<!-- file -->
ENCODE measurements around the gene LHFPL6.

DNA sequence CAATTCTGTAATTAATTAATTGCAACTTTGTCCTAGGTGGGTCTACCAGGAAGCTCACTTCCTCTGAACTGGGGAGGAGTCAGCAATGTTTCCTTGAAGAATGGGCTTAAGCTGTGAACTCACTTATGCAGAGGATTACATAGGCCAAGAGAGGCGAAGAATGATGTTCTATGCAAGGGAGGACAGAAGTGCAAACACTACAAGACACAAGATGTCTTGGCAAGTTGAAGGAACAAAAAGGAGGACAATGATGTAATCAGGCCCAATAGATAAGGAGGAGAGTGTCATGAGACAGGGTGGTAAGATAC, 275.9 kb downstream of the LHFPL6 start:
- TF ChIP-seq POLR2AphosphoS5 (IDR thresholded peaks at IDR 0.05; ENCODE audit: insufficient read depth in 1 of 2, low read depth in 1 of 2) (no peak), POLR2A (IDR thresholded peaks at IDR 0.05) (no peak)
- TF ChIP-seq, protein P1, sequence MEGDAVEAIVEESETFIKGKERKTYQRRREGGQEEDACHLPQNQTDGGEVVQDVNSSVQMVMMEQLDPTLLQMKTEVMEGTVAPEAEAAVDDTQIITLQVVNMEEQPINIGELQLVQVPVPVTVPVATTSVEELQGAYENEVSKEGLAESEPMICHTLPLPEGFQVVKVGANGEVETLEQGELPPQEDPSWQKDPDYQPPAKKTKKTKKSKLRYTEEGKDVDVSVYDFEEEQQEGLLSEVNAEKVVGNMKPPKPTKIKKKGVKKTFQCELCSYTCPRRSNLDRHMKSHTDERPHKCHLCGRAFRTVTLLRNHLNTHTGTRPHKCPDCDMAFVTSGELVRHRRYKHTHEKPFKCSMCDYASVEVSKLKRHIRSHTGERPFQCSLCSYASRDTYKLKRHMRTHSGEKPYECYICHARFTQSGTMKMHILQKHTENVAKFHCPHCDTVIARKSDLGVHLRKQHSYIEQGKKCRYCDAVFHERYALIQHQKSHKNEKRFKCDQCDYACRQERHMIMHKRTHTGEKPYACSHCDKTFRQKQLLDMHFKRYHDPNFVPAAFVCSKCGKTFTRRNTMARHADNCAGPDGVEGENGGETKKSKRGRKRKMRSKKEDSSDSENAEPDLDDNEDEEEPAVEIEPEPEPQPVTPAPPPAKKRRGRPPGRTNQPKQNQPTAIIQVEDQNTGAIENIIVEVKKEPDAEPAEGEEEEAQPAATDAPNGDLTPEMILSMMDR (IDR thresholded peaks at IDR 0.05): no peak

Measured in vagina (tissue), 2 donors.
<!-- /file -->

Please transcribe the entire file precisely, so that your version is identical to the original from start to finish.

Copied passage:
ENCODE measurements around the gene LHFPL6.

DNA sequence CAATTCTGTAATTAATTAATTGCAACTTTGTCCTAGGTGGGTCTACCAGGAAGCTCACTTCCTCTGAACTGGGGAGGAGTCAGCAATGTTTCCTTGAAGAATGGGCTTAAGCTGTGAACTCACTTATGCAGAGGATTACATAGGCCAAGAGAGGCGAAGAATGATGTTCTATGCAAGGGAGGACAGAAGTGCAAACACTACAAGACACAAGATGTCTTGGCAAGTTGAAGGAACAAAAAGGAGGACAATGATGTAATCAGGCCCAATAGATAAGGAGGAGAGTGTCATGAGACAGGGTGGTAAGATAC, 275.9 kb downstream of the LHFPL6 start:
- TF ChIP-seq POLR2AphosphoS5 (IDR thresholded peaks at IDR 0.05; ENCODE audit: insufficient read depth in 1 of 2, low read depth in 1 of 2) (no peak), POLR2A (IDR thresholded peaks at IDR 0.05) (no peak)
- TF ChIP-seq, protein P1, sequence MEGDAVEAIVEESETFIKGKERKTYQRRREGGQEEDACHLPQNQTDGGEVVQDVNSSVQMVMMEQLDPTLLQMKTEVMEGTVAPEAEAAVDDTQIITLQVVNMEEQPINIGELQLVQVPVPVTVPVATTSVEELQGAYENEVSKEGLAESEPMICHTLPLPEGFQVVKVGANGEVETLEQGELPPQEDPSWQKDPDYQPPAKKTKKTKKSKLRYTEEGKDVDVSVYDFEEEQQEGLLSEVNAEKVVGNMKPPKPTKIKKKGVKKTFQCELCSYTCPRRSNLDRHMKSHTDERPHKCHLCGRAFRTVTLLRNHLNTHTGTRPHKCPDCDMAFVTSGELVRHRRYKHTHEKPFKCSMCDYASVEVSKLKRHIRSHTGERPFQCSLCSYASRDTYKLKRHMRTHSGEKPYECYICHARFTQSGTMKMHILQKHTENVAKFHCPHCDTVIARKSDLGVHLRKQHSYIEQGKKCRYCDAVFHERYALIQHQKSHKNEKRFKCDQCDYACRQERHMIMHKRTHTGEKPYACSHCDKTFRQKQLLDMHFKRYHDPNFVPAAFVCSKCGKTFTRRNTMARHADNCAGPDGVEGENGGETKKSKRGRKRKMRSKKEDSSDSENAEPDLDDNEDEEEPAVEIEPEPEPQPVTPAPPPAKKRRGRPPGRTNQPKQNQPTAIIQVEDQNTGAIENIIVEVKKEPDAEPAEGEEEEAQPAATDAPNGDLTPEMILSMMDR (IDR thresholded peaks at IDR 0.05): no peak

Measured in vagina (tissue), 2 donors.